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STATEMENT: The World Must Act on Sri Lanka Cargo Ship Disaster

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PORTLAND, OREGON – Nearly two weeks ago, a cargo ship carrying thousands of containers of toxic chemicals, oil and plastic pellets caught fire off the coast of Sri Lanka and in the last several days, began to sink, despite recovery efforts. An undetermined amount of nitric acid has leaked from the ship, and several tons of plastic pellets – which can absorb chemicals and be easily consumed by marine life – have already been collected from nearby beaches.  The following statement was issued by Nicholas Mallos, Senior Director of Ocean Conservancy’s Trash Free Seas ® program:

“Our thoughts are with the people of Sri Lanka as they cope with the fallout of this horrific environmental tragedy. As we’ve seen from other instances of pellet spills, the impact that these tiny plastic pieces can have on wildlife and communities can persist for years, if not decades, on end.  Ocean Conservancy has partnered with the Marine Environment Protection Authority in Sri Lanka through the International Coastal Cleanup in the past, and we are committed to doing our part to support them and the people of Sri Lanka in their cleanup efforts in the days, weeks and years to come.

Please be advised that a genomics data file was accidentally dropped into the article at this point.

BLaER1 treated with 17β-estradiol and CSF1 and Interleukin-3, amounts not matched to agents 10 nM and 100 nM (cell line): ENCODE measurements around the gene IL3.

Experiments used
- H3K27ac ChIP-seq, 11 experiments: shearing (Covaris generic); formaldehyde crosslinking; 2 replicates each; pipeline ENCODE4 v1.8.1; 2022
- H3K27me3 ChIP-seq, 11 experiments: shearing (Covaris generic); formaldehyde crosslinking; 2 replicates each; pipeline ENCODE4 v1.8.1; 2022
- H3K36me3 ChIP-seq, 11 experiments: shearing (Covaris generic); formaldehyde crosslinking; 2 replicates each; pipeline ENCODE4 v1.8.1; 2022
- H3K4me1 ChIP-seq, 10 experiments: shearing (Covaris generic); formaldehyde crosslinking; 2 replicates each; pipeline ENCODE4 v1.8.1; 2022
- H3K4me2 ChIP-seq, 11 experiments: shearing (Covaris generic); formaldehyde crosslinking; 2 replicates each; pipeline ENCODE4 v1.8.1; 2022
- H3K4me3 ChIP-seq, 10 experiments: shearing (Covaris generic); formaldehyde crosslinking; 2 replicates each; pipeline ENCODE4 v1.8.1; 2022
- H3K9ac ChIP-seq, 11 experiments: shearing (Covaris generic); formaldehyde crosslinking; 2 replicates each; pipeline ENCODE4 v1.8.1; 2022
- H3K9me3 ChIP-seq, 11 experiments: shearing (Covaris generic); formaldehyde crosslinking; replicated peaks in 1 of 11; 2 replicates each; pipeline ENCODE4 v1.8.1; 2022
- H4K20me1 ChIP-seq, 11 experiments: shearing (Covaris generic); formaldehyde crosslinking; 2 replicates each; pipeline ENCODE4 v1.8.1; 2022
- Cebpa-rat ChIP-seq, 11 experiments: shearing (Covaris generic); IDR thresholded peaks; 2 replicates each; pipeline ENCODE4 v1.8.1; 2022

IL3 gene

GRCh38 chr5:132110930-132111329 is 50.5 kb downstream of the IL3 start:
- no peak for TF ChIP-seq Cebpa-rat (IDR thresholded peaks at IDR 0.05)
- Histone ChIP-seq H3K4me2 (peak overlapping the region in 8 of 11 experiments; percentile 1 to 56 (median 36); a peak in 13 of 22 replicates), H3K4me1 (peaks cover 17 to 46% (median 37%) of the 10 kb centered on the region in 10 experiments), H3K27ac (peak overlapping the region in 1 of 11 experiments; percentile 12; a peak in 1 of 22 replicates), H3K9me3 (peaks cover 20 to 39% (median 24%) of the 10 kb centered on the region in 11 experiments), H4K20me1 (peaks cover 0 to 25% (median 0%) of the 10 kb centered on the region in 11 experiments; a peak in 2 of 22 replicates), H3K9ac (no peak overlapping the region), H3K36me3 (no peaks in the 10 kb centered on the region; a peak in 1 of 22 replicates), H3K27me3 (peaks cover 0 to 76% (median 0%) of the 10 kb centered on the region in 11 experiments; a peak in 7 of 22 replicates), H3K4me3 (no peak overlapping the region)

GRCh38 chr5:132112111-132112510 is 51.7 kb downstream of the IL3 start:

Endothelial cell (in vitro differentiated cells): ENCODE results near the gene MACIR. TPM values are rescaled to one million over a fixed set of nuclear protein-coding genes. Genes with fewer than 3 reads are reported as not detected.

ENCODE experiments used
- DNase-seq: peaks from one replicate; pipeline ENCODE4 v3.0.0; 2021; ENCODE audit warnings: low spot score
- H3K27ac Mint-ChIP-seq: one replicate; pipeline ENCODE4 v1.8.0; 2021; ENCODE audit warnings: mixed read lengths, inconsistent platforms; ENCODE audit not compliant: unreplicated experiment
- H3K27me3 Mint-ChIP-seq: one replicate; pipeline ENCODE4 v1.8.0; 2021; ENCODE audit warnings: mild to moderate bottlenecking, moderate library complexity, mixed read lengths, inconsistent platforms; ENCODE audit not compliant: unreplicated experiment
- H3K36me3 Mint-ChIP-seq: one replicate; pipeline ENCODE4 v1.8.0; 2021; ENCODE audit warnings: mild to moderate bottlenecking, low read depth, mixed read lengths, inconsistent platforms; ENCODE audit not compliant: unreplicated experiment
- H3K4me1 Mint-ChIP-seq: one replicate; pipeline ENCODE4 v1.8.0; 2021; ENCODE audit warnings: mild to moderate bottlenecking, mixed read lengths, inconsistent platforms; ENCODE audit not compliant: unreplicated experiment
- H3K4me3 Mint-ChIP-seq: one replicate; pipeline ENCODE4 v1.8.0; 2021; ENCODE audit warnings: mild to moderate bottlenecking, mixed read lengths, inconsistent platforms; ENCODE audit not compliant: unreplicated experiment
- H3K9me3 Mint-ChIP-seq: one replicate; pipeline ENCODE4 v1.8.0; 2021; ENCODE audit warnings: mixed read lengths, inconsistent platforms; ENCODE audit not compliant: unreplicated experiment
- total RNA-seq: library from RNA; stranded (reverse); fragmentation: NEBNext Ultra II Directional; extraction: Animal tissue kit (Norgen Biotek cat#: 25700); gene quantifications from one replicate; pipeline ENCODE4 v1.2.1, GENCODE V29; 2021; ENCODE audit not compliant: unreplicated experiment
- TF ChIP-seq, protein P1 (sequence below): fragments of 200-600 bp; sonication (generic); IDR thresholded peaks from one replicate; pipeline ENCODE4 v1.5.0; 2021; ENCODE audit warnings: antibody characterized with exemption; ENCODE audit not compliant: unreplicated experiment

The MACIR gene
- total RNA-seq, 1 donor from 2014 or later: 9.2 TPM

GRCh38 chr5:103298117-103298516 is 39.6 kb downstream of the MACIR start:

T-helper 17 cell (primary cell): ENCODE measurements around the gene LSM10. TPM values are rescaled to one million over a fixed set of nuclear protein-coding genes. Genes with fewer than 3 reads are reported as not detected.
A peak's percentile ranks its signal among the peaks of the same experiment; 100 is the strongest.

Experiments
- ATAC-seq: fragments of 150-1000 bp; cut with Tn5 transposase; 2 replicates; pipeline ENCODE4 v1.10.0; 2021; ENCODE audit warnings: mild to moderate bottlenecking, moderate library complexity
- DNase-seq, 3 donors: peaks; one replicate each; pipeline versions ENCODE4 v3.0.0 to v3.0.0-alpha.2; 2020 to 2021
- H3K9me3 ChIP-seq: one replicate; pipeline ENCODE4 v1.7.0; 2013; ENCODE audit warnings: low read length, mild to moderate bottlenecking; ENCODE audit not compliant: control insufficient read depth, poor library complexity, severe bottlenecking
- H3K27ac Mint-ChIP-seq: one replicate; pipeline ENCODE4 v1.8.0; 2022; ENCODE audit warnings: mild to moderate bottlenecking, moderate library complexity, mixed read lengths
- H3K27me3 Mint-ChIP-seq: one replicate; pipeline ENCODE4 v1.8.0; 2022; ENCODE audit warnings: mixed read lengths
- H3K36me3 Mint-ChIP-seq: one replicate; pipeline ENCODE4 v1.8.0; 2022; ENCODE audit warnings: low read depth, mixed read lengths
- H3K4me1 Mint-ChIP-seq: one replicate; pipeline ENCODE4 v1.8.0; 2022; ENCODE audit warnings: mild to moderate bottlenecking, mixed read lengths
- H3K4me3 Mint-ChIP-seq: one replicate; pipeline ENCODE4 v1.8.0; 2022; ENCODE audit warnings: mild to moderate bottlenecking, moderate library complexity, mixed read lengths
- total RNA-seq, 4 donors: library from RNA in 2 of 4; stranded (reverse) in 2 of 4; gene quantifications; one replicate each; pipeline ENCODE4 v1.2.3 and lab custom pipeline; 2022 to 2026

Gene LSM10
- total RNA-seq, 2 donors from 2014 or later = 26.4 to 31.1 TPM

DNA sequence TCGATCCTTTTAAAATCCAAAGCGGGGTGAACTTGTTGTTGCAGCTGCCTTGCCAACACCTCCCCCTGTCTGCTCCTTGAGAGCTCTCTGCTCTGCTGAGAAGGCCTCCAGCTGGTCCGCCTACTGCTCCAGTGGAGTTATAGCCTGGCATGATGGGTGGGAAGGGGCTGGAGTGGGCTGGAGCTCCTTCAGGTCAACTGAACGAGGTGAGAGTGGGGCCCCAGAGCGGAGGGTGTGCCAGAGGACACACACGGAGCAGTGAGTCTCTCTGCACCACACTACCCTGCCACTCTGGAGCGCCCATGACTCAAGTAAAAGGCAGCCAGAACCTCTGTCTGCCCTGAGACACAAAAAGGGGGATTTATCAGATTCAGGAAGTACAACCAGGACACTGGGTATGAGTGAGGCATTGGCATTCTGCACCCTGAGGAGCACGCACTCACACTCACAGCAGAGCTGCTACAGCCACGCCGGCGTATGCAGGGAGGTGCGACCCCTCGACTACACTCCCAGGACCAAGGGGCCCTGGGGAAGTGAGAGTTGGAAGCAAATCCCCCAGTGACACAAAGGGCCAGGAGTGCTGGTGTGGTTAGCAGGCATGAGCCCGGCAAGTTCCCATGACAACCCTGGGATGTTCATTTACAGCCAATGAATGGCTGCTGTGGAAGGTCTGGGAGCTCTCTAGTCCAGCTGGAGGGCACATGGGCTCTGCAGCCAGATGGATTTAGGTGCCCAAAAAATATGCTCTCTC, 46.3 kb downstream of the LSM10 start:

“What commentators are calling Sri Lanka’s “worst marine disaster ever” serves as a stark reminder of terrible risks inherent in our disposable plastics lifestyle and economy.  Microplastics, like these pellets, are all too often ingested by ocean life, finding their way up the food chain and into human diets.  As a global community, we must come together to assist in the cleanup of this catastrophe; ultimately, to prevent future disasters like this we must reduce our reliance on and production of disposable, single-use plastics, period.”

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About Ocean Conservancy’s Trash Free Seas® Program

Ocean Conservancy has led the fight for a clean, healthy ocean free of trash since 1986, when the U.S.-based nonprofit launched its annual International Coastal Cleanup (ICC). Since then, Ocean Conservancy has mobilized millions of ICC volunteers to remove trash from beaches and waterways around the world while pioneering upstream solutions to the growing ocean plastics crisis. Ocean Conservancy invests in cutting-edge scientific research, implements on-the-ground projects, and works with conservationists, scientists, governments, the private sector and members of the public to change the plastics paradigm. To learn more about our Trash Free Seas® program visit oceanconservancy.org/trashfreeseas, and follow Ocean Conservancy on FacebookTwitter and Instagram.

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